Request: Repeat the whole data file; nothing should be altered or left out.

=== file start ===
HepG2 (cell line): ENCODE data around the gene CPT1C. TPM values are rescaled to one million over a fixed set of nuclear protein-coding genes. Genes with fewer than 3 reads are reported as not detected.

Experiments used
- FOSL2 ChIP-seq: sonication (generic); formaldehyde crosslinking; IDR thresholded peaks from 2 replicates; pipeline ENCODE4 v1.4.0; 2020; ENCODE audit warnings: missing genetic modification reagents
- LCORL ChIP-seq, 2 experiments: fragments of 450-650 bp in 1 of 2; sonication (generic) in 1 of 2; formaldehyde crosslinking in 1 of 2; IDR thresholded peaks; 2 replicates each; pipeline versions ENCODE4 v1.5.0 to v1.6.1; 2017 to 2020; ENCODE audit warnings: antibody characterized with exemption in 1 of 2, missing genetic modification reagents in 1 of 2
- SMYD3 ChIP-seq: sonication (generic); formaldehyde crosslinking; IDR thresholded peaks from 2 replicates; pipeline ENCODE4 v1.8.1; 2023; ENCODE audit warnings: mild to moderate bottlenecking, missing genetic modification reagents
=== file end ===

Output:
HepG2 (cell line): ENCODE data around the gene CPT1C. TPM values are rescaled to one million over a fixed set of nuclear protein-coding genes. Genes with fewer than 3 reads are reported as not detected.

Experiments used
- FOSL2 ChIP-seq: sonication (generic); formaldehyde crosslinking; IDR thresholded peaks from 2 replicates; pipeline ENCODE4 v1.4.0; 2020; ENCODE audit warnings: missing genetic modification reagents
- LCORL ChIP-seq, 2 experiments: fragments of 450-650 bp in 1 of 2; sonication (generic) in 1 of 2; formaldehyde crosslinking in 1 of 2; IDR thresholded peaks; 2 replicates each; pipeline versions ENCODE4 v1.5.0 to v1.6.1; 2017 to 2020; ENCODE audit warnings: antibody characterized with exemption in 1 of 2, missing genetic modification reagents in 1 of 2
- SMYD3 ChIP-seq: sonication (generic); formaldehyde crosslinking; IDR thresholded peaks from 2 replicates; pipeline ENCODE4 v1.8.1; 2023; ENCODE audit warnings: mild to moderate bottlenecking, missing genetic modification reagents